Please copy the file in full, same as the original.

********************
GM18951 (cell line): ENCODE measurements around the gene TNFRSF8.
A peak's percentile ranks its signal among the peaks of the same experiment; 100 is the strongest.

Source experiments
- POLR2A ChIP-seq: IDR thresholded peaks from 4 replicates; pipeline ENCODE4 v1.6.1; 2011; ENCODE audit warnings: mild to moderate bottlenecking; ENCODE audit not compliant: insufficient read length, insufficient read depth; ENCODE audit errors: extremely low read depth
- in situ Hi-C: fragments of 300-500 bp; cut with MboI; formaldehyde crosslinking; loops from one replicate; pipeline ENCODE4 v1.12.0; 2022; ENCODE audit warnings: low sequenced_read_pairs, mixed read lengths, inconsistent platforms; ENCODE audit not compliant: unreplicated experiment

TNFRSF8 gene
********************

GM18951 (cell line): ENCODE measurements around the gene TNFRSF8.
A peak's percentile ranks its signal among the peaks of the same experiment; 100 is the strongest.

Source experiments
- POLR2A ChIP-seq: IDR thresholded peaks from 4 replicates; pipeline ENCODE4 v1.6.1; 2011; ENCODE audit warnings: mild to moderate bottlenecking; ENCODE audit not compliant: insufficient read length, insufficient read depth; ENCODE audit errors: extremely low read depth
- in situ Hi-C: fragments of 300-500 bp; cut with MboI; formaldehyde crosslinking; loops from one replicate; pipeline ENCODE4 v1.12.0; 2022; ENCODE audit warnings: low sequenced_read_pairs, mixed read lengths, inconsistent platforms; ENCODE audit not compliant: unreplicated experiment

TNFRSF8 gene